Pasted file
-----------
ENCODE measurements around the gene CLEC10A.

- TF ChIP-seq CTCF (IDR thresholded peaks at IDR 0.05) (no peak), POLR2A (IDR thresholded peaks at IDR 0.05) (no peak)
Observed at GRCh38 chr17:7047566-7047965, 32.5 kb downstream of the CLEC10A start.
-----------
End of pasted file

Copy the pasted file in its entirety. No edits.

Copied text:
ENCODE measurements around the gene CLEC10A.

- TF ChIP-seq CTCF (IDR thresholded peaks at IDR 0.05) (no peak), POLR2A (IDR thresholded peaks at IDR 0.05) (no peak)
Observed at GRCh38 chr17:7047566-7047965, 32.5 kb downstream of the CLEC10A start.